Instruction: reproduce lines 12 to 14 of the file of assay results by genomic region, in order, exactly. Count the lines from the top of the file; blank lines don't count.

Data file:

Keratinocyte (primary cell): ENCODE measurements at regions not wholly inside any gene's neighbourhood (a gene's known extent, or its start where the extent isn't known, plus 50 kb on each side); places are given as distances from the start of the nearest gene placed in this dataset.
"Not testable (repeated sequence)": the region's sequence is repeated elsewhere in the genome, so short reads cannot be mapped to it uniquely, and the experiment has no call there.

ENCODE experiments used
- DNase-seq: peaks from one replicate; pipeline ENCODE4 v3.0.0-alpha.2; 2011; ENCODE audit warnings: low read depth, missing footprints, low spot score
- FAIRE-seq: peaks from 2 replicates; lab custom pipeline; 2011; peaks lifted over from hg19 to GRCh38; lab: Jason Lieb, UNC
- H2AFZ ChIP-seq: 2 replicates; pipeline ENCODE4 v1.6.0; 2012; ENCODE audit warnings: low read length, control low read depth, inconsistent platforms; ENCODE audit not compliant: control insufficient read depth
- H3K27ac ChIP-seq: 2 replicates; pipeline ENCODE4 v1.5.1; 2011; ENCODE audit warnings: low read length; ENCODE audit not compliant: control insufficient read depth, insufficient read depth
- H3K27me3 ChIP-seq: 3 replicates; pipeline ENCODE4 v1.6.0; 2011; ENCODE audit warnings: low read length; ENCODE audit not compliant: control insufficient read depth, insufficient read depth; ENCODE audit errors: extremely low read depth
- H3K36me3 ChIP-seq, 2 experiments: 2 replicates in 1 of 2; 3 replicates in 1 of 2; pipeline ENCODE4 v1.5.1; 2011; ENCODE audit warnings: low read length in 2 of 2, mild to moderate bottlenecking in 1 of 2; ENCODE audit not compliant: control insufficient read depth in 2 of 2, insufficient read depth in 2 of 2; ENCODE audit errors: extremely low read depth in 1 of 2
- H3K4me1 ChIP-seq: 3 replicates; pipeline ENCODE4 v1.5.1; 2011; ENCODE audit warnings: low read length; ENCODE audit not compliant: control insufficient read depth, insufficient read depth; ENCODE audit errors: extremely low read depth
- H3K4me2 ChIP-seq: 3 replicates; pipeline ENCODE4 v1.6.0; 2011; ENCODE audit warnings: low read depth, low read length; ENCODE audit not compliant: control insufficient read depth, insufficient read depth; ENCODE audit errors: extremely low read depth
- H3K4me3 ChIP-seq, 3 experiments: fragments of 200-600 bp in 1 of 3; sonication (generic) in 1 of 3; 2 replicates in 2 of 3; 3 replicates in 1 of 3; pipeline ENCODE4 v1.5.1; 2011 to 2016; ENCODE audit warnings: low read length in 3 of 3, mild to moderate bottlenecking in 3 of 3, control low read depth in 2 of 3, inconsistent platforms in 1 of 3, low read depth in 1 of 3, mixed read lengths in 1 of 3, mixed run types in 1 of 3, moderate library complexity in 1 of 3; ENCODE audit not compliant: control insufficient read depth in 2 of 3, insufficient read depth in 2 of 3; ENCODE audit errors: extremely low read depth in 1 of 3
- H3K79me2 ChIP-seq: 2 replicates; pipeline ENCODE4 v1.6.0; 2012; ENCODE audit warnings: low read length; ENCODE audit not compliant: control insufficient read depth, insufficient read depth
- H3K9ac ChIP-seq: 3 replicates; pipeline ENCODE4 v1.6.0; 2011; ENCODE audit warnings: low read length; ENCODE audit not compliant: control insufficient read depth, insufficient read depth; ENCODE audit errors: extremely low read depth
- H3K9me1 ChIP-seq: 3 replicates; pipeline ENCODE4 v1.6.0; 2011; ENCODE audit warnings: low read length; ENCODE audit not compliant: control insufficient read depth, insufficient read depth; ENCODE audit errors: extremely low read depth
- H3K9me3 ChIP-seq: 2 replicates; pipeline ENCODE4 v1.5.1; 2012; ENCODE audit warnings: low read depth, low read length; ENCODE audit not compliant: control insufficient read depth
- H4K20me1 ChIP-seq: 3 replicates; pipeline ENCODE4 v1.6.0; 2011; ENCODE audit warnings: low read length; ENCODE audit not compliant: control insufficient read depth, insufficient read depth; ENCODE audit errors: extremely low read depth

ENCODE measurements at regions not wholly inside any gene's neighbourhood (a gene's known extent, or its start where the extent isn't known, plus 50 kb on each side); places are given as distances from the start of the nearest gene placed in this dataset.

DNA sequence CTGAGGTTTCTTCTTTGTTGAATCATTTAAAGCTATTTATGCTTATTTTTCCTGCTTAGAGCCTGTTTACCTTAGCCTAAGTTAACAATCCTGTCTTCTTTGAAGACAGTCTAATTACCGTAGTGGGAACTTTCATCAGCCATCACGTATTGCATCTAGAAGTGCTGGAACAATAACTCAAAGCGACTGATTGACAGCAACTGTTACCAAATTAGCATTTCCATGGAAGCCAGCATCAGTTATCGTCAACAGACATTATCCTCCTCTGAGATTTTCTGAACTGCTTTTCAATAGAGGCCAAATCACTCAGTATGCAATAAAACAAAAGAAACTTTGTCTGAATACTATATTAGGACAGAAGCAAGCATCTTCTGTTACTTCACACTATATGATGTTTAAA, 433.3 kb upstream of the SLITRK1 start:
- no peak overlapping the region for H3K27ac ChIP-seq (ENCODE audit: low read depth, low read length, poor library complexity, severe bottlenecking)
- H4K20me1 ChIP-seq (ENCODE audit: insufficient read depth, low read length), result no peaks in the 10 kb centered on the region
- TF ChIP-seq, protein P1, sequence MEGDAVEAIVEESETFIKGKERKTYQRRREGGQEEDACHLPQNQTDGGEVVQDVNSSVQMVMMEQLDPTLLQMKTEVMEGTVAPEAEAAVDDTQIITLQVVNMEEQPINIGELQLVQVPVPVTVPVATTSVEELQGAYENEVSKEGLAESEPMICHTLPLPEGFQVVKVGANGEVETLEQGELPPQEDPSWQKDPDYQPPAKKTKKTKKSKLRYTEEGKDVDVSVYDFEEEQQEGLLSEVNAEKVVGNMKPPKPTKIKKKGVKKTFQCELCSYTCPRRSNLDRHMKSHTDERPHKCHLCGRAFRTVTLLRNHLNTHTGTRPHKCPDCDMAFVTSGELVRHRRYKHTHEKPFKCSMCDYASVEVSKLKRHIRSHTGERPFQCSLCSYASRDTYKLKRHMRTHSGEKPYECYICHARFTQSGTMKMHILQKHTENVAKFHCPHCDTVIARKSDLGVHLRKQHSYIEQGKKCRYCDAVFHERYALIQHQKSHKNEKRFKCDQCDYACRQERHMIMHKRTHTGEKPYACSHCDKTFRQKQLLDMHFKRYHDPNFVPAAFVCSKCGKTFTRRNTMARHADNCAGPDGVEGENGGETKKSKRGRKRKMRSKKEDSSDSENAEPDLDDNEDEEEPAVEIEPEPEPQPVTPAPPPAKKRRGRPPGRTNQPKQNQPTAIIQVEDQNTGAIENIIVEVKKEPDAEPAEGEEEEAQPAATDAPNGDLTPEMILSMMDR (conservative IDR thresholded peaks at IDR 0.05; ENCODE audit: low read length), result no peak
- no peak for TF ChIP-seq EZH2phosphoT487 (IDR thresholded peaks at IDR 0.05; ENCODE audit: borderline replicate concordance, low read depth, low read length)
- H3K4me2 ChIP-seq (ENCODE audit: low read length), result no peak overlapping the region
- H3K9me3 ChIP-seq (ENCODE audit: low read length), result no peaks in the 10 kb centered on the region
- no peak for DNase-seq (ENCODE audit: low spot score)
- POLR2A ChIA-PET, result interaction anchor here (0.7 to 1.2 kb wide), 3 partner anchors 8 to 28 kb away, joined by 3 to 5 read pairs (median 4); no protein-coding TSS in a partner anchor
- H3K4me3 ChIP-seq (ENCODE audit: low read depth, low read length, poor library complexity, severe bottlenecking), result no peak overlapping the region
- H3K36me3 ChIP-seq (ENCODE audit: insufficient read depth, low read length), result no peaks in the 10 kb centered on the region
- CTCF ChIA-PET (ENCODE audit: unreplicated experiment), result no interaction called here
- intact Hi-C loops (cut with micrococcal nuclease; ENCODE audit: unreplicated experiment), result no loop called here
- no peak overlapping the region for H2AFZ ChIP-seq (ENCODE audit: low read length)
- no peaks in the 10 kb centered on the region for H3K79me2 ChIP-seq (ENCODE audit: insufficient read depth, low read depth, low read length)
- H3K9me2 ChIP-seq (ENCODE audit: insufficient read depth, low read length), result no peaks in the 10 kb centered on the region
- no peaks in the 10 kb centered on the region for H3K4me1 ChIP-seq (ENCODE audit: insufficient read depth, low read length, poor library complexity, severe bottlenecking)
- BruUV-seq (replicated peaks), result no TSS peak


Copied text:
- H3K4me3 ChIP-seq, 3 experiments: fragments of 200-600 bp in 1 of 3; sonication (generic) in 1 of 3; 2 replicates in 2 of 3; 3 replicates in 1 of 3; pipeline ENCODE4 v1.5.1; 2011 to 2016; ENCODE audit warnings: low read length in 3 of 3, mild to moderate bottlenecking in 3 of 3, control low read depth in 2 of 3, inconsistent platforms in 1 of 3, low read depth in 1 of 3, mixed read lengths in 1 of 3, mixed run types in 1 of 3, moderate library complexity in 1 of 3; ENCODE audit not compliant: control insufficient read depth in 2 of 3, insufficient read depth in 2 of 3; ENCODE audit errors: extremely low read depth in 1 of 3
- H3K79me2 ChIP-seq: 2 replicates; pipeline ENCODE4 v1.6.0; 2012; ENCODE audit warnings: low read length; ENCODE audit not compliant: control insufficient read depth, insufficient read depth
- H3K9ac ChIP-seq: 3 replicates; pipeline ENCODE4 v1.6.0; 2011; ENCODE audit warnings: low read length; ENCODE audit not compliant: control insufficient read depth, insufficient read depth; ENCODE audit errors: extremely low read depth